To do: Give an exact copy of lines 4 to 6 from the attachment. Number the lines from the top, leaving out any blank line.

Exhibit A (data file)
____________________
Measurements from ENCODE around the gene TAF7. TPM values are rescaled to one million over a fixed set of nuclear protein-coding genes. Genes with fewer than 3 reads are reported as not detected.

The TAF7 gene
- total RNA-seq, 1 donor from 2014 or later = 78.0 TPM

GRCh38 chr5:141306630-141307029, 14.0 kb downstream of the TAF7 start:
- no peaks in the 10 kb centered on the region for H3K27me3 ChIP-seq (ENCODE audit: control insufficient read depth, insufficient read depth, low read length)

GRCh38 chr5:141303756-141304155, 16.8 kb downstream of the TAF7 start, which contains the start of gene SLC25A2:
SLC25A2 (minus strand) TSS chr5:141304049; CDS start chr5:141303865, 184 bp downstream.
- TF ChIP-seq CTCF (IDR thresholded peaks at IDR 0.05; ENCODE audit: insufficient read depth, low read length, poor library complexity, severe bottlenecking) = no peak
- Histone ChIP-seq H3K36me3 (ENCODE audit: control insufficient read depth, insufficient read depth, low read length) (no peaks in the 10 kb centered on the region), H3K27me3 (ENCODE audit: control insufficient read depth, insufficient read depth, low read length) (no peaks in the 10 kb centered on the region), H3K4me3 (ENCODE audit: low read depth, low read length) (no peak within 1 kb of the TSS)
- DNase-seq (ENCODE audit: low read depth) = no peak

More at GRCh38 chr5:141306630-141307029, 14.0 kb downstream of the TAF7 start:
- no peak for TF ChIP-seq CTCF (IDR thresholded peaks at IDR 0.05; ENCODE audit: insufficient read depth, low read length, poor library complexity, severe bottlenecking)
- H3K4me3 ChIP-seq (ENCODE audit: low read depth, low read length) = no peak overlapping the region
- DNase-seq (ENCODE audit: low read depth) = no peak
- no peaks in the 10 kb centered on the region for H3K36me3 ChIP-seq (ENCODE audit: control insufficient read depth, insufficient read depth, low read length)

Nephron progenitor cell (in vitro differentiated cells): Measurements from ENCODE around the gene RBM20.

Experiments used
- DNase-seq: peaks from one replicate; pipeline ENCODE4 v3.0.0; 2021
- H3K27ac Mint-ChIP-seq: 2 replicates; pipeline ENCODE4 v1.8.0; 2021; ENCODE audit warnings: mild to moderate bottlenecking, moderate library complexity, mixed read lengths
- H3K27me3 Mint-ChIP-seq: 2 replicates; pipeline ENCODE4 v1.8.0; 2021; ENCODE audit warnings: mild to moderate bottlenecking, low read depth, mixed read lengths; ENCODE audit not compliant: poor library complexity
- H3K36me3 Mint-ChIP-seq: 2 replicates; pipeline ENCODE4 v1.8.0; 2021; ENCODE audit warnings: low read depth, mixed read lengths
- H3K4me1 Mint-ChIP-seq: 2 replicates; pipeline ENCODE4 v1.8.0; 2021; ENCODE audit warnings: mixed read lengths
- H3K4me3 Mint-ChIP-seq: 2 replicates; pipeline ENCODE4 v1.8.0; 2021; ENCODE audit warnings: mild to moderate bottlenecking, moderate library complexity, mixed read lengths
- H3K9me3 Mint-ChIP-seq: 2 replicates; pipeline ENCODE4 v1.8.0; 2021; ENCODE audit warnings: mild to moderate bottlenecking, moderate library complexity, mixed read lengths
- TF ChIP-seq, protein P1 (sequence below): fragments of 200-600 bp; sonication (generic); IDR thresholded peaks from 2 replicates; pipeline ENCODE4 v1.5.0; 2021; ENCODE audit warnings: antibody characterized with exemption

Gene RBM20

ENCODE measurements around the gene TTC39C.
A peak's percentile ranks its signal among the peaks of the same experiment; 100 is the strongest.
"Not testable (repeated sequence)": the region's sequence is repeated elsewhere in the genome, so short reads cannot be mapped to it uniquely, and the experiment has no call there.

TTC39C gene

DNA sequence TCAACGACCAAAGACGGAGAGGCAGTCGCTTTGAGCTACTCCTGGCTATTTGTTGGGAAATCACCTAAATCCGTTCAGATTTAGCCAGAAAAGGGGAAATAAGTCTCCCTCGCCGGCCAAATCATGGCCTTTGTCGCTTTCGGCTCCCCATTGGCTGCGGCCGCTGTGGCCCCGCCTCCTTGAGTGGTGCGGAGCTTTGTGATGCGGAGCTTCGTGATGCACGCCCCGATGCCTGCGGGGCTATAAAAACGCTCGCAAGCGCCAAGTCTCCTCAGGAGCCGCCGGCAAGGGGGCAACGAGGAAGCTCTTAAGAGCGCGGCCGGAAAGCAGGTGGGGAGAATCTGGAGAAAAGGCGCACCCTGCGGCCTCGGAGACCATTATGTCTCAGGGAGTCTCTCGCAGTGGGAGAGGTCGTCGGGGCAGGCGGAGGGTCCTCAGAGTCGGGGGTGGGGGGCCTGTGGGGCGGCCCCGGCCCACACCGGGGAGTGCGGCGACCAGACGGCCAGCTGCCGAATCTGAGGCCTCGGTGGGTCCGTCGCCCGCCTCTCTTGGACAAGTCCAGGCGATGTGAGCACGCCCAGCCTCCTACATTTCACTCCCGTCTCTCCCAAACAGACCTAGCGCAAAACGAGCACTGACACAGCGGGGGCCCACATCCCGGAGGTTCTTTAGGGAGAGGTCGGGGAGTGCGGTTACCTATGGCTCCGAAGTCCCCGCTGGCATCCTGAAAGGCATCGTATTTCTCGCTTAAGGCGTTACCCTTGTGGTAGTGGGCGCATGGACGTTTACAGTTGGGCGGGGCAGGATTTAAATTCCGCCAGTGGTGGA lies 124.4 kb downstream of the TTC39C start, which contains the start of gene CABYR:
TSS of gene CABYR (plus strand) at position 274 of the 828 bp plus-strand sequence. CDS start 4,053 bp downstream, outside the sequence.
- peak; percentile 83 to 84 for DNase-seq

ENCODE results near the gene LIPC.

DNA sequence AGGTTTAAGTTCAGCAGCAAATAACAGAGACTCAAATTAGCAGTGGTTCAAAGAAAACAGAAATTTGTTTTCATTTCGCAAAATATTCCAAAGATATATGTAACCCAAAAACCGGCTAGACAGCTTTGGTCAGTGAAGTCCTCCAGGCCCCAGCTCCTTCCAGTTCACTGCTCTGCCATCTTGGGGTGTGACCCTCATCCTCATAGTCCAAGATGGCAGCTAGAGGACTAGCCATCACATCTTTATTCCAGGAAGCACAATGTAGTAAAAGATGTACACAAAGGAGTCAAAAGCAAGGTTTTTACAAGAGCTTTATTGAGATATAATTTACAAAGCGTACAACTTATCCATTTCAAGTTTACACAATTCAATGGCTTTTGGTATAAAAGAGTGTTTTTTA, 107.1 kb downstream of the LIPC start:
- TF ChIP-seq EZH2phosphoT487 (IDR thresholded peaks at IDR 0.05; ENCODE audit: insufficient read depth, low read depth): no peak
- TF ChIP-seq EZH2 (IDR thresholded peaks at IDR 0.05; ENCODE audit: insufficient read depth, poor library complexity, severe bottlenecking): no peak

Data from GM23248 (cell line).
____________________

GRCh38 chr5:141306630-141307029, 14.0 kb downstream of the TAF7 start:
- no peaks in the 10 kb centered on the region for H3K27me3 ChIP-seq (ENCODE audit: control insufficient read depth, insufficient read depth, low read length)

GRCh38 chr5:141303756-141304155, 16.8 kb downstream of the TAF7 start, which contains the start of gene SLC25A2: